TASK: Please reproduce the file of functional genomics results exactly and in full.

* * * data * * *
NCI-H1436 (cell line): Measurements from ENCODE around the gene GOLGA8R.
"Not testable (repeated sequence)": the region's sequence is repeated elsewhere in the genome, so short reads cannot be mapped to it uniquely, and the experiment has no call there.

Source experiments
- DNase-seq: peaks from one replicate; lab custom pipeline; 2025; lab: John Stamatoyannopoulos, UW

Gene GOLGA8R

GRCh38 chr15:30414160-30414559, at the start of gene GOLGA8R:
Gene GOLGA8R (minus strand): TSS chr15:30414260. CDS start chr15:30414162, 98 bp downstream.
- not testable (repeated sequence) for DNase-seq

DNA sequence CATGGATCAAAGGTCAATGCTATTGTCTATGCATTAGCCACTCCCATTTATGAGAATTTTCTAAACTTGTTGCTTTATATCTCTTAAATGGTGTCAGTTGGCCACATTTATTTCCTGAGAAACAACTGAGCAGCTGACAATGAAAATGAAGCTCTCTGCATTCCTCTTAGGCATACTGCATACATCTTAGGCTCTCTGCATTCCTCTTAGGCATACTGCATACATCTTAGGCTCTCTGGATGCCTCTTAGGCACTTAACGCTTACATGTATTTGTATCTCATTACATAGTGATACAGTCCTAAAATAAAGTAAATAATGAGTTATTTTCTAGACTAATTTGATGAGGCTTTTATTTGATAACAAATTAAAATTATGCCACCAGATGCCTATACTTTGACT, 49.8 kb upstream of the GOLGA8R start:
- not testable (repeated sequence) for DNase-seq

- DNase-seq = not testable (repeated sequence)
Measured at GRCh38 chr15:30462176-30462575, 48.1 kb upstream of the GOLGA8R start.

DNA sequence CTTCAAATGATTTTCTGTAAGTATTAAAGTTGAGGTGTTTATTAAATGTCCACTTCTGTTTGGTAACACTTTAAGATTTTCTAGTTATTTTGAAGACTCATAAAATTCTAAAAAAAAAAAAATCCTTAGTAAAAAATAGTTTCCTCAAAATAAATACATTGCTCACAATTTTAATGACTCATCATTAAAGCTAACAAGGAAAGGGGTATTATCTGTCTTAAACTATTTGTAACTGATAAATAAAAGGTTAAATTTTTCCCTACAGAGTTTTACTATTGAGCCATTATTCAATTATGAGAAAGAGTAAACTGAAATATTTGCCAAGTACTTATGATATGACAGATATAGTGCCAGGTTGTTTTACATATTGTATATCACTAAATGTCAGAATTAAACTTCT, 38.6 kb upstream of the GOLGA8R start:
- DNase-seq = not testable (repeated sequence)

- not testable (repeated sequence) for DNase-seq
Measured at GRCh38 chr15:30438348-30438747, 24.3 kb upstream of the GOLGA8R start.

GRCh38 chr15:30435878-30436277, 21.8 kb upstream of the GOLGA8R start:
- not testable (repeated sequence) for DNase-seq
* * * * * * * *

NCI-H1436 (cell line): Measurements from ENCODE around the gene GOLGA8R.
"Not testable (repeated sequence)": the region's sequence is repeated elsewhere in the genome, so short reads cannot be mapped to it uniquely, and the experiment has no call there.

Source experiments
- DNase-seq: peaks from one replicate; lab custom pipeline; 2025; lab: John Stamatoyannopoulos, UW

Gene GOLGA8R

GRCh38 chr15:30414160-30414559, at the start of gene GOLGA8R:
Gene GOLGA8R (minus strand): TSS chr15:30414260. CDS start chr15:30414162, 98 bp downstream.
- not testable (repeated sequence) for DNase-seq

DNA sequence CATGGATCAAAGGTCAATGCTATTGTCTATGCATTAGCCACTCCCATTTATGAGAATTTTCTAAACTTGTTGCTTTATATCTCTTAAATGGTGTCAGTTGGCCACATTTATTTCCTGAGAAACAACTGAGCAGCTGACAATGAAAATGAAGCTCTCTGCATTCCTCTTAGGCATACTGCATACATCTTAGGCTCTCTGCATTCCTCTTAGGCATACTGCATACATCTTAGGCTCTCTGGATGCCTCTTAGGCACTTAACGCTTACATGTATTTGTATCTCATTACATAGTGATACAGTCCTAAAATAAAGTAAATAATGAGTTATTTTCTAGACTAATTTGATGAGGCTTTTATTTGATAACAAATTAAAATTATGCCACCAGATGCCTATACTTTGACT, 49.8 kb upstream of the GOLGA8R start:
- not testable (repeated sequence) for DNase-seq

- DNase-seq = not testable (repeated sequence)
Measured at GRCh38 chr15:30462176-30462575, 48.1 kb upstream of the GOLGA8R start.

DNA sequence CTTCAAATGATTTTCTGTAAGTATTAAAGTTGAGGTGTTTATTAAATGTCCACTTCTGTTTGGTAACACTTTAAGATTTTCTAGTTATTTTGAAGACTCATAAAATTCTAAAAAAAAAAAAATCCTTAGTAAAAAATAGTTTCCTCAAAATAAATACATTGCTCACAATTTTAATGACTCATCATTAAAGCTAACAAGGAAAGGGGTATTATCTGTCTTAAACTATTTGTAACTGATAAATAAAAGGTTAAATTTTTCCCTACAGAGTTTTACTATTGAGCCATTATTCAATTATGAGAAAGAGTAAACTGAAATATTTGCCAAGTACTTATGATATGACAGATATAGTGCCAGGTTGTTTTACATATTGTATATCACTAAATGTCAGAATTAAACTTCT, 38.6 kb upstream of the GOLGA8R start:
- DNase-seq = not testable (repeated sequence)

- not testable (repeated sequence) for DNase-seq
Measured at GRCh38 chr15:30438348-30438747, 24.3 kb upstream of the GOLGA8R start.

GRCh38 chr15:30435878-30436277, 21.8 kb upstream of the GOLGA8R start:
- not testable (repeated sequence) for DNase-seq